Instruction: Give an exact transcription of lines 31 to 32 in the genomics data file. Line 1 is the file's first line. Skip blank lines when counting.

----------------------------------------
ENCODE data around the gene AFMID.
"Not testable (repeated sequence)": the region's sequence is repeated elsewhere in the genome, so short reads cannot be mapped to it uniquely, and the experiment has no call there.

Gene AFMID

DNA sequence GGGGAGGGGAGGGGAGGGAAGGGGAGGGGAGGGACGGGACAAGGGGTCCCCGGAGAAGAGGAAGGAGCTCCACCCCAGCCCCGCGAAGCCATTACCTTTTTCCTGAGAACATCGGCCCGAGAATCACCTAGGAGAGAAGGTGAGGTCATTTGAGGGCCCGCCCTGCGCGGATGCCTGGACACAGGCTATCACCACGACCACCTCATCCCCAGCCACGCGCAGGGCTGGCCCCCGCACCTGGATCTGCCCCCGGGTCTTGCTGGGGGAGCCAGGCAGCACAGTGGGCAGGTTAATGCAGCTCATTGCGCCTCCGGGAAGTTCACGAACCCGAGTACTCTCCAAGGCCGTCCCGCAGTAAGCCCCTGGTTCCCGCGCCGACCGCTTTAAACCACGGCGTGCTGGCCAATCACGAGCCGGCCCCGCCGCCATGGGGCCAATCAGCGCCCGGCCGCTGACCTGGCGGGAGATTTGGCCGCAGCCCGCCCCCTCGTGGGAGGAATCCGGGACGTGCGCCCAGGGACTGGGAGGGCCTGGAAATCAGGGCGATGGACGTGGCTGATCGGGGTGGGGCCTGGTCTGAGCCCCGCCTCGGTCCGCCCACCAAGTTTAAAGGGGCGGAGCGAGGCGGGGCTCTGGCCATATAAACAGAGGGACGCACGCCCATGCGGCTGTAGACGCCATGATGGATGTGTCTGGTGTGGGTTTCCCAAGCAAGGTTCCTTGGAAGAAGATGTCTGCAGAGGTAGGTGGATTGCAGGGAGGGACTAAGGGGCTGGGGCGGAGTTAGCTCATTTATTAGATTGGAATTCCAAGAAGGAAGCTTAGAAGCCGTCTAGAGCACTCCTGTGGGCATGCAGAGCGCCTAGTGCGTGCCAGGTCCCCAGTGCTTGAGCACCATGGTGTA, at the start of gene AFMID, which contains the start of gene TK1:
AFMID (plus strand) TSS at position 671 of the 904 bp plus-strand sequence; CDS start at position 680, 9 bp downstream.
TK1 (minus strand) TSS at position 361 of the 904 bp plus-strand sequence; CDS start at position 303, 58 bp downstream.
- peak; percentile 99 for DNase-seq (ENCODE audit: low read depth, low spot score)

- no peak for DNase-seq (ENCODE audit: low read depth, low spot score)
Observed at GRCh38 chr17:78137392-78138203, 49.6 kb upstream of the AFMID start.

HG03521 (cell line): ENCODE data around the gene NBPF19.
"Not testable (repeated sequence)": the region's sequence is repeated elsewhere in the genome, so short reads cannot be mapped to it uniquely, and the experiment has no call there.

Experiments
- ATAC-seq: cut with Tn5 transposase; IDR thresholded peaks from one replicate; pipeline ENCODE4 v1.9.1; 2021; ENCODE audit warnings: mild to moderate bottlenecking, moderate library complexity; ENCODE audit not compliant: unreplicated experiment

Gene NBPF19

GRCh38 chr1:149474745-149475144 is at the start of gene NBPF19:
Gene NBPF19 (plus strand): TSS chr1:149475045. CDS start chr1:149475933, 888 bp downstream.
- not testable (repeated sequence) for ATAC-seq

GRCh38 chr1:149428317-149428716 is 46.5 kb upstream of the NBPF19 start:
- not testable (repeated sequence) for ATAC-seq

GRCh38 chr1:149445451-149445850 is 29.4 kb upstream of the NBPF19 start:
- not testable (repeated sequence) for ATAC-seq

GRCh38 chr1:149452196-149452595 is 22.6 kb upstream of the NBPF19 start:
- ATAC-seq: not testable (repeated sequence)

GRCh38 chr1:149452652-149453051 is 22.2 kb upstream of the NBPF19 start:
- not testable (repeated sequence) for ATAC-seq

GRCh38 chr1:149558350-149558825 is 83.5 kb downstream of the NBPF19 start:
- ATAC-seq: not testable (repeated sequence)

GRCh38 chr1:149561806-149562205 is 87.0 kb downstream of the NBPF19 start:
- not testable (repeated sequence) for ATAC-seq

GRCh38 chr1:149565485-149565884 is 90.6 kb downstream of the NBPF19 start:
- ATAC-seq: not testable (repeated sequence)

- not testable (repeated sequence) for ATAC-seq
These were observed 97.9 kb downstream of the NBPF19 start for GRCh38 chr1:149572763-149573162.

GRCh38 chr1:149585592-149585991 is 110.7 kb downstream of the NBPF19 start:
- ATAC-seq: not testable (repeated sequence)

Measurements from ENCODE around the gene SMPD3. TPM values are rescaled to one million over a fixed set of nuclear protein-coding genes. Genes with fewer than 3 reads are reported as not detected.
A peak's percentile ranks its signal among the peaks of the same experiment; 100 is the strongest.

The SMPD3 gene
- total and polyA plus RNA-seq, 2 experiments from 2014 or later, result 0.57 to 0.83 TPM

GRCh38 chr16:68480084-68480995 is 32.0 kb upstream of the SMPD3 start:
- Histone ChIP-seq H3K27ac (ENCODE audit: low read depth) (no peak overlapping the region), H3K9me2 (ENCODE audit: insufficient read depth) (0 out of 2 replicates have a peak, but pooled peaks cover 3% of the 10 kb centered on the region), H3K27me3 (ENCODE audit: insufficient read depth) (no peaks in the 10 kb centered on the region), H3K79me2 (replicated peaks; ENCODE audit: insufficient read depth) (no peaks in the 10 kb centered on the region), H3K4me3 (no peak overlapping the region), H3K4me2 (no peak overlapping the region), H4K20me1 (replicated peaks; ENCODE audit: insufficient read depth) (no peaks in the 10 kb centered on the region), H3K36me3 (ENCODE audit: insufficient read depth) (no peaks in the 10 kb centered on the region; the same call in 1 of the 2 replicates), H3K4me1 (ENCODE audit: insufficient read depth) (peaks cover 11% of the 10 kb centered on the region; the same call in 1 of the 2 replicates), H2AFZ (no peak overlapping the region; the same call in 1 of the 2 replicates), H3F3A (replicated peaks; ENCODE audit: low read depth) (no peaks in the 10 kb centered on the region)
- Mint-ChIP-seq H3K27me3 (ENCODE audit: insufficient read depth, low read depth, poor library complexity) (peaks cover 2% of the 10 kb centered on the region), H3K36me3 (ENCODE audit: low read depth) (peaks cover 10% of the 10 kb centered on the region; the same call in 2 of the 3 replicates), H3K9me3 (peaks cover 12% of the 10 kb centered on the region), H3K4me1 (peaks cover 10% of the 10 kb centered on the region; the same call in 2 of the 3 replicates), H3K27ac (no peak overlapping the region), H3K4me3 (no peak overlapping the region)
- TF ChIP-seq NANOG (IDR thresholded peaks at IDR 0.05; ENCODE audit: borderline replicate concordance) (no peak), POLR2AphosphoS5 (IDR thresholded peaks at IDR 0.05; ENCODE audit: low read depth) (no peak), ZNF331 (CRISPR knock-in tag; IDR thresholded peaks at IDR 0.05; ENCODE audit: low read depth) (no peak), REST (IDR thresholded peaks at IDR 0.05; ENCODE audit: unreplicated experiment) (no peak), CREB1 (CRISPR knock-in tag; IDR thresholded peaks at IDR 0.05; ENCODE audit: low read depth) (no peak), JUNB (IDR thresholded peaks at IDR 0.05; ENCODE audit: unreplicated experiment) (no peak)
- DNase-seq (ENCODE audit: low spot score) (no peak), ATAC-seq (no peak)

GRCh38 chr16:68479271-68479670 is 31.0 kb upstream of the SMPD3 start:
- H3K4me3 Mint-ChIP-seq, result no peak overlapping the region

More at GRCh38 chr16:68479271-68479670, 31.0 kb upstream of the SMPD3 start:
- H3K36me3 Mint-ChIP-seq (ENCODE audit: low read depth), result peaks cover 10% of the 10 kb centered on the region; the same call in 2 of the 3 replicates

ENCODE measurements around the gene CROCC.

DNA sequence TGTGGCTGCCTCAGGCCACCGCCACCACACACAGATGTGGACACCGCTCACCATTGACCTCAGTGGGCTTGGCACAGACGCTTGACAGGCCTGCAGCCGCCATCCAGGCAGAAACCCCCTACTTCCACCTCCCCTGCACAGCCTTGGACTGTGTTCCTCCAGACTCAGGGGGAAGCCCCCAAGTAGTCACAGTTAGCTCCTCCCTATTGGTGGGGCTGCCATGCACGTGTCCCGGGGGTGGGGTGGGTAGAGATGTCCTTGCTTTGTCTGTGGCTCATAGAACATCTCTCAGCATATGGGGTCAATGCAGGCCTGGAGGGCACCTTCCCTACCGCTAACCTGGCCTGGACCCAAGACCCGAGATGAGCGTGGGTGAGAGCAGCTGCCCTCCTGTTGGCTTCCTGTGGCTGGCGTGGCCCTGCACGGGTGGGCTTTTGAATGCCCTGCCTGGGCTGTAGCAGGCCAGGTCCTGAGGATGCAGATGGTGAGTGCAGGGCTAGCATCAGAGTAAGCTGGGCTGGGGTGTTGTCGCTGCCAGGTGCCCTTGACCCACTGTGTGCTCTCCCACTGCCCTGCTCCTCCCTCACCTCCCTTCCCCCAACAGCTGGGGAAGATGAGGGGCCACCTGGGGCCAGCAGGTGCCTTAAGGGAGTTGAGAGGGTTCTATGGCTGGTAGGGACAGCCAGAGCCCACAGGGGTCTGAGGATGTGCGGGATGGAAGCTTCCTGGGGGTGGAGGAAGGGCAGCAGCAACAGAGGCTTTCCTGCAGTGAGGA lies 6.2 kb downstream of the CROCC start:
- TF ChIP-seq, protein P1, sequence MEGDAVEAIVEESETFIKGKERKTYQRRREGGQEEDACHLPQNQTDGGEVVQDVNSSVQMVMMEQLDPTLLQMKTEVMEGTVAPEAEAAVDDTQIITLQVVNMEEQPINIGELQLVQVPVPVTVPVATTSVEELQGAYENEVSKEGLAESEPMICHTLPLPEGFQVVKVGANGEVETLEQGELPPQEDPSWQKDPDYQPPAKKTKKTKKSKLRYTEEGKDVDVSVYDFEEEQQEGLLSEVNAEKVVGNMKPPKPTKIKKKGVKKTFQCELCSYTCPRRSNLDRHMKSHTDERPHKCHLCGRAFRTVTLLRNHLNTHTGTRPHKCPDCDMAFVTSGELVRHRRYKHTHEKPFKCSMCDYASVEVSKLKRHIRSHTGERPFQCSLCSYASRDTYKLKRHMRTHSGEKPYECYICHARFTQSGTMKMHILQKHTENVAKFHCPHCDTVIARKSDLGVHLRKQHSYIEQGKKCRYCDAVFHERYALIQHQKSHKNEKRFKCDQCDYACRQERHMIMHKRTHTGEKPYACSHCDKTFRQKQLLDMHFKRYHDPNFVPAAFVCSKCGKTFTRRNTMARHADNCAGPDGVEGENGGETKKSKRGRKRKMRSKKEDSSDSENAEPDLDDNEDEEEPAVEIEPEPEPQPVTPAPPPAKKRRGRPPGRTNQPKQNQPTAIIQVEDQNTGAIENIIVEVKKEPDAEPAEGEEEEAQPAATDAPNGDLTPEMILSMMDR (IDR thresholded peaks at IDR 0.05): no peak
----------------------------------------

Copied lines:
- ATAC-seq: not testable (repeated sequence)

- not testable (repeated sequence) for ATAC-seq